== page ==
delObj(v1,v2);

 

Here delegate object encapsulatesthe method functionalities and return the result as we specified

in the method.

 

MulticastDelegate

 

What is Multicast Delegate?

 

          It is a Delegate which holds the reference of more than one method.

Multicast delegates must contain only methods that return void; else there is a run-time exception.

 

 Simple Program using MulticastDelegate

 

delegate voidDelegate_Multicast(int x, int y);

 

Class Class2

{

   static void Method1(int x, inty)

   {

      Console.WriteLine("You r in Method 1");

   }

   static void Method2(int x, inty)

   {

      Console.WriteLine("You r in Method 2");

    }

   public static voidMain()

   {

      Delegate_Multicast func = new Delegate_Multicast(Method1);

     func += new Delegate_Multicast(Method2);

     func(1,2);             // Method1 and Method2are called

      func -= new Delegate_Multicast(Method1);

      func(2,3);             // Only Method2 iscalled

    }

 }                                

 

Explanation:

 

In the above example you can seethat two methods are defined named method1 and method2 which takes two integerparameters and return type as void.

In the main method the Delegateobject is created using the following statement

 

 Delegate_Multicast func = newDelegate_Multicast(Method1);

Then the Delegate is added usingthe += operator and removed using -= operator.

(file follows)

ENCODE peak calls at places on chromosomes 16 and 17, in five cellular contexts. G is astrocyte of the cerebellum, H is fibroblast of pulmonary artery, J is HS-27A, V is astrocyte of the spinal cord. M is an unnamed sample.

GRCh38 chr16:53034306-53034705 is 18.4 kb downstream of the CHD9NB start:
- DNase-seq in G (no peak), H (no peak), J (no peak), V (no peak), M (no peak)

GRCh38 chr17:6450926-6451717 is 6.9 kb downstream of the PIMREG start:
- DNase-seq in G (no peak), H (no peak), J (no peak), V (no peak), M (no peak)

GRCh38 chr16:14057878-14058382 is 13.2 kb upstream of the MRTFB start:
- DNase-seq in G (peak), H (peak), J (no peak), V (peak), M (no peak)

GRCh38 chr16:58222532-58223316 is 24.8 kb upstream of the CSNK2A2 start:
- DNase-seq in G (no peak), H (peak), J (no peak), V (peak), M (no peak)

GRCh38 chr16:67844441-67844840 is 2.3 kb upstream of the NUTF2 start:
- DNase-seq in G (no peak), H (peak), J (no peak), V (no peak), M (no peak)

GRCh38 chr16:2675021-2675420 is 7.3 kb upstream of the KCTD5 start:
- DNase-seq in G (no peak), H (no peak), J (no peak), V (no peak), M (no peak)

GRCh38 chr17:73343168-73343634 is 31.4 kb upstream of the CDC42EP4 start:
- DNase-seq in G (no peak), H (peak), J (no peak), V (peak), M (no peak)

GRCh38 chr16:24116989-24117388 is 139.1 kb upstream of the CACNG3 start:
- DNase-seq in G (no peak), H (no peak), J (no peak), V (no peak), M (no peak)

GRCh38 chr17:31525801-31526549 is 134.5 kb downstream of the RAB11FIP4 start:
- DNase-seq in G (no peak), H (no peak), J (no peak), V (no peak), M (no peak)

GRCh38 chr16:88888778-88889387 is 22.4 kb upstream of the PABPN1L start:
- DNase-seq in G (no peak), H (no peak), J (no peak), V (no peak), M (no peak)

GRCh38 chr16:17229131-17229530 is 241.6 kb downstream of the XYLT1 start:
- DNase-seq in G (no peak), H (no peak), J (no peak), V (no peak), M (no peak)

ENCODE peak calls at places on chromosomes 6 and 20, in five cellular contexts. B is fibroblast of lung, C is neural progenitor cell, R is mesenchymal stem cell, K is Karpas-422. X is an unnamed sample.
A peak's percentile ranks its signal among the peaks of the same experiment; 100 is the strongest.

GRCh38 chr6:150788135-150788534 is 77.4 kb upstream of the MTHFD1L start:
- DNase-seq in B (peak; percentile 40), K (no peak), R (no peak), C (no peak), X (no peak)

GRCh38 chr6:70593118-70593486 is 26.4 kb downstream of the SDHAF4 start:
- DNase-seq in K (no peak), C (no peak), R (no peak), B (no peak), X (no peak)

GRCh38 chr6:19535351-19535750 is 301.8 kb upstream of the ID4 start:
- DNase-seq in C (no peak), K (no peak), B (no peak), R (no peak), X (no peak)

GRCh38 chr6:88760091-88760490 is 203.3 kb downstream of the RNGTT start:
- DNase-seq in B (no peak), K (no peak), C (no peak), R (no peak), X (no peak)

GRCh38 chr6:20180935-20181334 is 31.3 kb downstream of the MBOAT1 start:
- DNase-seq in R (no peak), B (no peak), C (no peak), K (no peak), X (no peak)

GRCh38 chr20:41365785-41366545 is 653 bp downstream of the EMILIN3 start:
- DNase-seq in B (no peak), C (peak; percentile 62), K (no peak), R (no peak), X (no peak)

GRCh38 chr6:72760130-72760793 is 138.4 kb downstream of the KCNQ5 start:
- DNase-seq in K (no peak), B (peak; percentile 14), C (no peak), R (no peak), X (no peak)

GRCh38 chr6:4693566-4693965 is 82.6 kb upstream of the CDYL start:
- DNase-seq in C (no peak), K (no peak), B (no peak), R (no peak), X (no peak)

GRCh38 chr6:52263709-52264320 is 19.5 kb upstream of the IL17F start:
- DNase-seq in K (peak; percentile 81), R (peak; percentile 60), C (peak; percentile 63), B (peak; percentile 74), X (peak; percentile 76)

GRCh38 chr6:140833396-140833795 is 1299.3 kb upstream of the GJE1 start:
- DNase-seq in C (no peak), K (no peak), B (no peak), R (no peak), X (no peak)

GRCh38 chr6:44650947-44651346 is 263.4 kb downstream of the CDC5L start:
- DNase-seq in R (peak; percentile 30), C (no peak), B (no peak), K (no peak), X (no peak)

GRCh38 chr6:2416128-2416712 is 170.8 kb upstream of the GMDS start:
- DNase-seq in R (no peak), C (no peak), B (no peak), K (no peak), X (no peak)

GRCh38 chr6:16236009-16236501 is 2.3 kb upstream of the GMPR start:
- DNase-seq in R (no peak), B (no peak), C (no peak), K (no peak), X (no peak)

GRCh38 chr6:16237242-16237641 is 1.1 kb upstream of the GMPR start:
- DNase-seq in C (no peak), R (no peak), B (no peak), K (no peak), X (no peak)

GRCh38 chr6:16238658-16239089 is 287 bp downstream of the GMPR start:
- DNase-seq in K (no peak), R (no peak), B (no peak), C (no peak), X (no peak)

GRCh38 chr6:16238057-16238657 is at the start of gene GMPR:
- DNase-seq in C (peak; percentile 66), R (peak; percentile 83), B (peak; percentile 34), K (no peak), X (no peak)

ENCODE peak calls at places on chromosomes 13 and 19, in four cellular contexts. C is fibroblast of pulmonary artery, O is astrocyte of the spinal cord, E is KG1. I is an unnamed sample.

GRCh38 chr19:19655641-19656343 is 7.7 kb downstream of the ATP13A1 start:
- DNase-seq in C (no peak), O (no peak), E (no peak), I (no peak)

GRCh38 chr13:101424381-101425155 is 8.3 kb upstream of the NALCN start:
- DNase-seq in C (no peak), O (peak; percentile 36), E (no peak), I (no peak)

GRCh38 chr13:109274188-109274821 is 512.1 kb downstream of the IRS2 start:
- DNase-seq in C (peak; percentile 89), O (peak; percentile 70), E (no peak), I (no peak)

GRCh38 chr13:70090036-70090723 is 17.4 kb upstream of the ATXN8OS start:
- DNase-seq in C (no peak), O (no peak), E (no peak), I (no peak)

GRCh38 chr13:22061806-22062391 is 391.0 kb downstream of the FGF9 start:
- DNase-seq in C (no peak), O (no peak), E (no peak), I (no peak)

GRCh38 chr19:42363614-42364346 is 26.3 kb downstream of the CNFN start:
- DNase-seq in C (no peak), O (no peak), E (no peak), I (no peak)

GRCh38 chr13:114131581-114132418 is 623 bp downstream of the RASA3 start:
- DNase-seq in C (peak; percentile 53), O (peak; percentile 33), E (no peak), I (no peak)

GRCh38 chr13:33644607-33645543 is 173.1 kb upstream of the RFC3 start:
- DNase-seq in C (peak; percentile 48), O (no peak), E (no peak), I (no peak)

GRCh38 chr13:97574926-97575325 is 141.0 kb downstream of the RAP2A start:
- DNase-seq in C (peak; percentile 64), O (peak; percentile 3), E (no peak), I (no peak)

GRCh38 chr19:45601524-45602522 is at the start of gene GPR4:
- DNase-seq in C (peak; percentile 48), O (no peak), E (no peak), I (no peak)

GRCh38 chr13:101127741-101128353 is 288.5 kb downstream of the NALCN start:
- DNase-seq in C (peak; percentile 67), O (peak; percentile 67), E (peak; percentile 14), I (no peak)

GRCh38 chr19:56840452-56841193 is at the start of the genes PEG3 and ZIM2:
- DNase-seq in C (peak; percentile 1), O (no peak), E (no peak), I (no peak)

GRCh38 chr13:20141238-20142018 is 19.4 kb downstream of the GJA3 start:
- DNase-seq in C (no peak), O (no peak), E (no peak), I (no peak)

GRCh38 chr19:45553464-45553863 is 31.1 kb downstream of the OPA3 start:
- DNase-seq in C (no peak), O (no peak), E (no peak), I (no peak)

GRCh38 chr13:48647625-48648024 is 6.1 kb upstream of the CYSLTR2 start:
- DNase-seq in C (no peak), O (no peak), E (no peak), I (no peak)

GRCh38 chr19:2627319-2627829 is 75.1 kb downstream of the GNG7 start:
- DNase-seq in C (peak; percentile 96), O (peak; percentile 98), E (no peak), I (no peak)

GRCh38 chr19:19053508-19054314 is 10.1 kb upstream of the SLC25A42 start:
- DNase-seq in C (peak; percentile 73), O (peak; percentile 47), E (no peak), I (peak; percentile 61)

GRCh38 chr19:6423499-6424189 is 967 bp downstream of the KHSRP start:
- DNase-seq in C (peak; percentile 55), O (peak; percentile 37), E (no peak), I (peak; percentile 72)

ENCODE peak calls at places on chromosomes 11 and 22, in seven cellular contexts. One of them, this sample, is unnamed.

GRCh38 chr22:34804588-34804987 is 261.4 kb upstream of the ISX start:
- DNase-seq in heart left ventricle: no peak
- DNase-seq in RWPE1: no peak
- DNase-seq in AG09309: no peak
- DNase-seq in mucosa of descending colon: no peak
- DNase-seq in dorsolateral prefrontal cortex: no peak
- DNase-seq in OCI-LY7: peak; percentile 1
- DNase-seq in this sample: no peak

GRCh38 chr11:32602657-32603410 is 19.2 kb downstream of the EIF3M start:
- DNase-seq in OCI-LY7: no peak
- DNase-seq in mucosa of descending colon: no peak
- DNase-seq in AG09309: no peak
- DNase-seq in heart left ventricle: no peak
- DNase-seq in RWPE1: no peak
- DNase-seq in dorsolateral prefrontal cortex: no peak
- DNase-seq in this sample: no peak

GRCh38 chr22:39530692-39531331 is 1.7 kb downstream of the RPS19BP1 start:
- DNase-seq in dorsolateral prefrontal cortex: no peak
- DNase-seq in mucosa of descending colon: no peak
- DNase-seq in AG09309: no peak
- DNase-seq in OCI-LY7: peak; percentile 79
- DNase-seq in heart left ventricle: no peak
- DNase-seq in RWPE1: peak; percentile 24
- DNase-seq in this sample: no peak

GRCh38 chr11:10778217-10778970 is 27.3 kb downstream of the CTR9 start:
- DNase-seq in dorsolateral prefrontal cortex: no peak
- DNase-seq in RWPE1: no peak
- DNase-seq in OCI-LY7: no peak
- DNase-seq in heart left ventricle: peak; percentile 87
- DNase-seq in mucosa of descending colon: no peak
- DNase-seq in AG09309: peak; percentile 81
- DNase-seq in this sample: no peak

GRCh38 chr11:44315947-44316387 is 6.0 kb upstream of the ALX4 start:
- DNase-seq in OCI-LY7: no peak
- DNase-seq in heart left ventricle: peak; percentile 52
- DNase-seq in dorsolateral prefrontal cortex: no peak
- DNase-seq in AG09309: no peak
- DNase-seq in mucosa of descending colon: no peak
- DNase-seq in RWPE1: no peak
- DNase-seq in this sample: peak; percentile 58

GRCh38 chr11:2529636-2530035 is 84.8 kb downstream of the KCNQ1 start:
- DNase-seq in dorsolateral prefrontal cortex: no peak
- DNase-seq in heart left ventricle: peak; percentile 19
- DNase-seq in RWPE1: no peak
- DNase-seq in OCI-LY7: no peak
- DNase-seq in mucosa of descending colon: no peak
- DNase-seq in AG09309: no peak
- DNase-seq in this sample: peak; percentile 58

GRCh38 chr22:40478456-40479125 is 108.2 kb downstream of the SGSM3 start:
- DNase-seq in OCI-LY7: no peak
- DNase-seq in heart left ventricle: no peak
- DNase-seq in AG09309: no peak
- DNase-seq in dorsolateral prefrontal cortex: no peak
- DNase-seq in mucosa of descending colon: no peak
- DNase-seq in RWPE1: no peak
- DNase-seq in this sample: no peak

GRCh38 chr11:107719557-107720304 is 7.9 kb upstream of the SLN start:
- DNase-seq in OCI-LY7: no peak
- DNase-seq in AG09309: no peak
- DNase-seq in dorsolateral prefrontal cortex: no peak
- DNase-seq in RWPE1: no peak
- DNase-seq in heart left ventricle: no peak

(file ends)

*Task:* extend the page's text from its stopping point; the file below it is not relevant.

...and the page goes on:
Using Delegates to handle Events

This article will focus on one aspect of delegates: how they are used to implement event handling. It is important to understand that while delegates are a general-purpose mechanism for calling methods indirectly, their principal uses in .NET are for

a) implementing events and

b) implementing call-back methods.

 

To get a sense of how delegates are used to implement events, we'll look at the implementation of a custom event.

 

Implementing a Custom Event

Events are notifications, or messages, from one part of an application to another that something interesting has happened. When an event is raised, all the delegates in the invocation list are executed in the order they were added. The sender of the event does not know which part of the application will handle the event, or even if it will be handled. It just sends the notification and is finished with its responsibilities. It is often necessary to provide some information about the event when the notification is sent. This is normally included in the EventArgs argument to the event handler. You will probably want to develop a class derived from EventArgs to send information for your custom events.

 

 

Writing a Custom Event -- Step-by-Step